Issues between managed care companies and Kentucky Medicaid providers still mar the state’s implementation of the program

By Molly Burchett
Kentucky Health News

For many health care providers in the state, implementation of Kentucky’s Medicaid Managed Care system has been taxing, but Cabinet for Health and Family Services officials say the state is taking steps to resolve disputes between these medical providers and managed care organizations.

Despite previous attempts by state officials to address these issues, providers like Sen. Danny Carroll, chief executive officer of Easter Seals West Kentucky, an organization that provides care for disabled adults and youths, continue to complain about both delayed or denied Medicaid payments and burdensome bureaucratic hurdles, Kevin Wheatley reports for cn|2‘s Pure Politics.

Carroll, a Paducah Republican who chaired Thursday’s legislative committee meeting, is not alone. Other nonprofits and providers serving the Medicaid population say they are still struggling to stay financially viable and deal with managed-care organizations that are not state-based and that have different rules.

“It’s very frustrating trying to navigate the rules of all the different MCOs and all the different requirements, and it’s taxing on staff, it costs more money,” Carroll said. “Being a nonprofit, we need those funds to operate, and we’re having to focus more and more on how to navigate the system to get prior authorizations approved. One MCO requires a prior authorization every 60 days. Some it’s longer, and the rules have changed fairly frequently over the last few years,” said Carroll.

Medicaid Commissioner Lisa Lee

Lisa Lee, commissioner of the Department for Medicaid Services, told the legislative panel that the state has attempted to resolve many of those criticisms in new MCO contracts that took effect July 1. These efforts included provisions like “requiring standardized forms for all five managed care groups, utilizing national uniform standards to credential health professionals and adding stiffer penalties for non-compliance,” Wheatley reports.

Lee noted that Medicaid has 1.2 million members “and we have thousands of providers, and I know that we do have some issues and when we have those issues, they seem to be bigger than what they are. But we are able to do provide many services that were not provided by the traditional fee-for-service model,” citing one MCO that sent a case worker to the emergency room at midnight to help one Kentuckian during a crisis situation.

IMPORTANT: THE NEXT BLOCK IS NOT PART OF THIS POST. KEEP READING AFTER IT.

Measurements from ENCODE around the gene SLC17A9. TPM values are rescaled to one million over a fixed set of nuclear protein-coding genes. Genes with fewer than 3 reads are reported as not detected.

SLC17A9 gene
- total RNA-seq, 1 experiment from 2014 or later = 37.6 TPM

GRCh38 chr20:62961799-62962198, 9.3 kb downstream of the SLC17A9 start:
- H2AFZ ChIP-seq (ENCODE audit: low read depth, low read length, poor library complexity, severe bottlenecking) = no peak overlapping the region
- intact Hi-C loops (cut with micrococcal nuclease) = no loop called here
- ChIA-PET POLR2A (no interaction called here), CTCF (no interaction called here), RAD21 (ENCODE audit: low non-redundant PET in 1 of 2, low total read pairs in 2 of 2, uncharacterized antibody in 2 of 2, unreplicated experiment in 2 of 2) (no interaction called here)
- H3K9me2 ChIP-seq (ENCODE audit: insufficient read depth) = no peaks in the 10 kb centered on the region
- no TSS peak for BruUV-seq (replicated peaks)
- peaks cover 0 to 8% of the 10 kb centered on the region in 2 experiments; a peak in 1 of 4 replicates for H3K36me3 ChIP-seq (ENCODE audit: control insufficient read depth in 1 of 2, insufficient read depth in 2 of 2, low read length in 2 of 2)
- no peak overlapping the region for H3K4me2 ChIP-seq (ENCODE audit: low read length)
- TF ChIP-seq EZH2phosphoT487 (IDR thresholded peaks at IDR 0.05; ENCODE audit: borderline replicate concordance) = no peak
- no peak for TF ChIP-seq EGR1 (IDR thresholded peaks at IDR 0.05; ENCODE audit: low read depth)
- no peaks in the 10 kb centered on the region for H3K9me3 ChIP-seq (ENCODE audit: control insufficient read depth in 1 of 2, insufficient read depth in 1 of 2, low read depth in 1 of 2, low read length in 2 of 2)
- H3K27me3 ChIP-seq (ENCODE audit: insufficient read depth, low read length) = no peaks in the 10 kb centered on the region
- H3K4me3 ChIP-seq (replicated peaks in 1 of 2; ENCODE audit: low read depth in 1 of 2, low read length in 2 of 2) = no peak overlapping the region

Carroll and others on the committee complimented the cabinet for its work to resolve issues between providers and MCOs, but Carroll said he wished the state had greater oversight of MCOs.

He cited one Medicaid provider who has seen an increase in the percentage of Medicaid patients in his practice and has had to borrow money to make payroll: “So you tell me, is the system working under those circumstances?”

Such questions are part of the overall discussion of Medicaid expansion and the millions of dollars it may cost the state as the federal dollars decline, said Carroll. The state will begin paying a portion of expansion expenses in 2017, when the federal government will cover 95 percent, decreasing to the federal health reform law’s floor of 90 percent in 2020.

Lee said the Medicaid expansion has put $2 billion into the state’s economy and “has been very positive because we know that a dollar’s not spent once,” she said. “The Medicaid program pays the providers, the providers pay their employees, their employees go to the grocery store, they go spent that money in other ways out into our economy.”

However, if fewer providers are available to Medicaid patients because of managed care, regulatory requirements and low Medicaid reimbursements, critics say the Medicaid expansion won’t give people the care they need and will be a continuing burden on hospital emergency rooms.

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